Just as farmers begin a second year of sowing a biotech wonder--crops engineered to make their own pesticides--comes a new study showing that a type of moth can resist several of these toxins. The finding, published in today's issue of the Proceedings of the National Academy of Sciences, boosts fears that some insects could quickly develop resistance to these pesticides, bacterial proteins known as Bt toxins, and render them useless.
Bruce Tabashnik's team at the University of Hawaii and colleagues at the Biotechnology Research Institute in Montreal and at Clemson University in South Carolina studied one pest--the diamondback moth--that several years ago developed resistance to Bt in watercress fields sprayed with Bt toxins. By mating the Bt-tolerant strain with moths that succumb to the toxins, the researchers deduced that a single gene likely confers resistance to four different Bt toxins. What's more, a whopping 21% of a lab strain of nonresistant moths carry a copy of this gene, which Tabashnik's group has not yet identified.
The diamondback moth itself doesn't eat corn, cotton, or potato plants, the main Bt crops on the market. But some experts worry that pests targeted by the crops--bollworms and tobacco budworms, for example--could develop resistance. Companies selling Bt seeds hope to avoid that in part by designing plants that make more than one Bt toxin, but this strategy may not work if resistance to several toxins is tied to a single gene, says Tabashnik, who is now at the University of Arizona. Farmers are also trying to thwart resistance by growing plants that lack the Bt toxins near their fields, cultivating populations of normal insects that could swamp the resistance genes, says Randy Deaton, a Bt researcher at Monsanto, which developed some Bt crops.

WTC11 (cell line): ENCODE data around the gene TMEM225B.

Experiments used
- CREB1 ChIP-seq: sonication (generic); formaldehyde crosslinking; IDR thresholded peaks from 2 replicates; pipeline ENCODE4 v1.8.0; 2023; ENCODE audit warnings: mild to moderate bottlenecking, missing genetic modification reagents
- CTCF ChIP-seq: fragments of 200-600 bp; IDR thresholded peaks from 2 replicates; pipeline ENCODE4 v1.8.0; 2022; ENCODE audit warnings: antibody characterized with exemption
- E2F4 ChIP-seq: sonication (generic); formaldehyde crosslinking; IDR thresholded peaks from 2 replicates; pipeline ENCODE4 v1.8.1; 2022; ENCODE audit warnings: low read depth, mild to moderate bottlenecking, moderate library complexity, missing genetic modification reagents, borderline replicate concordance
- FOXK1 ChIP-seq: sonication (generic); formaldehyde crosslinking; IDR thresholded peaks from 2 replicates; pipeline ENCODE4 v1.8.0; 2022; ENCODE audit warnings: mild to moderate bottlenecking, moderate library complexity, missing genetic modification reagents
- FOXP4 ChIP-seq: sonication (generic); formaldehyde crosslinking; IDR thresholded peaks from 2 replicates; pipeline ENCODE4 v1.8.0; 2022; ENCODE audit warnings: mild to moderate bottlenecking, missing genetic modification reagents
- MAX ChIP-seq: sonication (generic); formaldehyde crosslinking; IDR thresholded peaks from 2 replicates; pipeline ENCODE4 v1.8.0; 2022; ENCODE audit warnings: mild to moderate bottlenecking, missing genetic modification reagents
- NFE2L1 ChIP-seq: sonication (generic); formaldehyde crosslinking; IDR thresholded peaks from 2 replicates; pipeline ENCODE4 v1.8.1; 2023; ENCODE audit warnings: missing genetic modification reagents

Perhaps most alarming to some scientists is that 21% of the lab moths carried the resistance gene--a rate 10 times higher than that seen in any other bug. If the gene were that prevalent in the field, says entomologist Fred Gould of North Carolina State University, an entire pest population could become resistant in a year or two--an outcome that could hurt organic farmers, who rely on Bt sprays. Researchers had thought resistance was very rare. "The idea that frequency can be that high is a big deal," Gould says.
But there may be a silver lining: Once researchers have cloned the gene and studied the protein it codes for, Tabashnik says, they might be able to use that knowledge to make better Bt plants. Meanwhile, however, more Bt crops are going into the ground--giving pests time to develop resistance.